Content/features: Client list: Nonexistent. 0

Geographical capabilities: The map makes it easy to spot locations.


Practice area capabilities: Practice profiles are thorough and give

examples of work, although they don’t mention clients by name. 4.6

Senior management bios: Has only scant information on Harold Burson,

rolled up into a section on the agency’s history. 1

Contact information for senior management, new business, employment: All

offices are listed with contact info, but they don’t give specific

contact names. 3.2

Agency news releases: They’re hard to find, since they’re in a section

called ’Insights.’ But many company news releases are included. 4

Client news releases: None.

Agency news coverage: The site included bylined articles, but little

third-party information. There was only a brief mention of Burson ranked

in PR agency rankings. 2

Use of multimedia: Seemed primitive and gratuitous. 1.2

Job openings: The job openings were described in detail, but users are

taken to the site. 4

Message Delivery to:

Potential clients: This site is ’buzzword heaven,’ according to one


It talks about integrated capabilities and perception management, but

doesn’t explain what is meant by that. One of the first things mentioned

in a section on ’Commitment to Client Partnership’ is results, which

should appeal to potential clients. But the agency fails to explain what

it has done for clients. 7.6

Potential Employees: The site fails to give a sense of what it’s like to

work at Burson. 6.6

Reporters: Reporters looking for quick details on clients are out of

luck. While there is background on the company and its capabilities,

they are tough to find. 4.6

Funniest Moment: Talk of ’innovation’ and ’state-of-the-art

technologies’ next to a black-and-white photo of Bill Marsteller. There

may have been a more appropriate place to put the photo.

Total: 54.4


Web developer: In-house

Ease of Use: The site was extremely easy to navigate. Topics are clear,

pages download quickly and the navigation bar appears on each page, so

you don’t have to go back to the home page. 9

Design: Funkier than the other sites, this one uses visually attractive

and pleasing colors that stand out and provide a sense that this is a

high-energy agency. The look is fun yet professional. However, one judge

admits to initially being turned off by the approach, particularly the

home page, where the words ’Beach, Sand, Magnified Greatly’ pop up.


Content/features: Client list: It’s a good list, although the client

page does not link to all of the clients’ own Web sites. But while it

refers to this as a ’representative’ client list, it’d be good to know

if these were all current clients. 4.8

Geographical capabilities: The map showing the agency’s global presence

is clear. It has contact information, including a name, for each office

and links to individual sites for more information. 5

Practice area capabilities: Includes case studies as examples of work.


Senior management bios: Detailed. 4.8

Contact information for senior management, new business, employment: All

offices are listed with contact information. 4.8

Agency news releases: Current releases listed, and there is an archive.


Client news releases: Not there, though the site gives scenario

summaries for several clients. 4

Agency news coverage: The press clippings in an Adobe Acrobat file took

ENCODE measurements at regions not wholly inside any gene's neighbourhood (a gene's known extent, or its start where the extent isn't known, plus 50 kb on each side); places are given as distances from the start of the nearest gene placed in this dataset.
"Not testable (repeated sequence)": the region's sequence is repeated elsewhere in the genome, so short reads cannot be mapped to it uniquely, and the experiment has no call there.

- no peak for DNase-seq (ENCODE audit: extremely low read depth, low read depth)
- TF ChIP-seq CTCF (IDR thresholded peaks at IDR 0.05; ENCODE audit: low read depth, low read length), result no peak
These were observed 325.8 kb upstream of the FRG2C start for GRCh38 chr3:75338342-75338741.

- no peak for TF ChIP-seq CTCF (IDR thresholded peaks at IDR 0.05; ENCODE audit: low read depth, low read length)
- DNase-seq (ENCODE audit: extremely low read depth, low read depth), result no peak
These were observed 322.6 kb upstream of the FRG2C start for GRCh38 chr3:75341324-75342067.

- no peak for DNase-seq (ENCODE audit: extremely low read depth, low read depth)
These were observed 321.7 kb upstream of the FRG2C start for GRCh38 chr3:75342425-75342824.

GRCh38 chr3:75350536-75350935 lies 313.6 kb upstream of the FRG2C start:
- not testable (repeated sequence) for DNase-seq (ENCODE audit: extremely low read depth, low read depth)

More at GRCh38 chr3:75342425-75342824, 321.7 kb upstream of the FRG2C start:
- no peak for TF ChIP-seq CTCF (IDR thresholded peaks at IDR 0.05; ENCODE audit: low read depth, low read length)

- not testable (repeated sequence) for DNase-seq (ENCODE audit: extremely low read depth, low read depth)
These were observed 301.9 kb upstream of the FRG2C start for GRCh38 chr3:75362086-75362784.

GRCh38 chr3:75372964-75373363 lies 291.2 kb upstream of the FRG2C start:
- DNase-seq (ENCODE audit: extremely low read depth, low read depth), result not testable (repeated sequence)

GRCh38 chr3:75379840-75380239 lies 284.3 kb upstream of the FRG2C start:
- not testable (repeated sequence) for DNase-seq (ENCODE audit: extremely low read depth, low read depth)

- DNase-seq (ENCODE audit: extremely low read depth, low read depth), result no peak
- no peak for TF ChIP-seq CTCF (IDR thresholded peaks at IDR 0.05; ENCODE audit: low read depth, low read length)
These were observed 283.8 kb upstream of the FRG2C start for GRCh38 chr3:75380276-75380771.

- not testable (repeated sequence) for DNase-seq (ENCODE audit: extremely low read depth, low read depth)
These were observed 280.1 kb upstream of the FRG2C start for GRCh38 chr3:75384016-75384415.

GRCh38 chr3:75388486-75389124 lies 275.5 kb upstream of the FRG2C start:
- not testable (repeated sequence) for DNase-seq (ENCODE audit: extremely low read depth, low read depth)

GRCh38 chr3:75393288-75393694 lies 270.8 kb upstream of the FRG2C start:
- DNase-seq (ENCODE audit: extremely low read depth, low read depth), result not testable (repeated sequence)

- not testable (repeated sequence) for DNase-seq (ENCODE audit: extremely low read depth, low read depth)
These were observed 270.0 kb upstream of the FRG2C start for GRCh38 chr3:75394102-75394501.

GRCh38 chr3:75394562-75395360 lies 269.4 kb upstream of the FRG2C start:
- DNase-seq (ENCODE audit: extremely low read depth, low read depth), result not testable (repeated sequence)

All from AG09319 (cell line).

way too long to download. 3.6

Use of multimedia: Generally absent, although one judge didn’t think

that was such a bad thing. 2.4

Job openings: Does a good job describing openings and giving contact

info, but job seekers may find it hard to sort through them. 4.25

Message delivery to:

Potential Clients: The agency demonstrates its capabilities through its

case studies. 8.2

Potential Employees: Provides the basics, such as job listings, contact

information and company background, but doesn’t give a sense of why

someone would want to work there. Doesn’t list benefits. 7.4

Reporters: It’s got freshly updated press releases, clips, client

listings and a good overview of the company. 6

Funniest Moment: A case study of Dunkin’ Donuts that says, ’Coffee is

hotter than ever.’ Haven’t enough people scalded themselves on Dunkin’

Donuts coffee?

Total: 78.05


Web developer: In-house

Ease of use: The site is easy to navigate, although you sometimes have

to go through a lot of clicks to get there. Links are clearly labeled.


Design: The design is simple and has a clean, professional look that is

not cluttered with unnecessary graphics. Somewhat cold, though. 8.8

Content/features: Client list: It’s hard to find. There isn’t one

complete list, although certain clients are listed by office and

practice expertise, which is useful. 4

Geographical capabilities: This has almost everything imaginable. Each

office around the world has a separate set of pages. 4.8

Practice area capabilities: One judge described the ’Practice Expertise’

section as the best part of the site. 5

Senior management bios: This is disappointing, since they even go so far

as to list senior management by practice area. There are random bios

buried in the ’Practice Expertise’ section, but they aren’t very

informative. 2.4

Contact information for senior management, new business, employment:

Each area has contacts and information is listed for each office.


Agency news releases: Well organized with a great feature: e-mail

subscription to press releases. 4.4

Client news releases: Only one of the five to include them. Reporters

can select the industries they want to receive releases from. 4.8

Agency news coverage: Doesn’t include very much beyond how it ranked in

various PR agency rankings. 2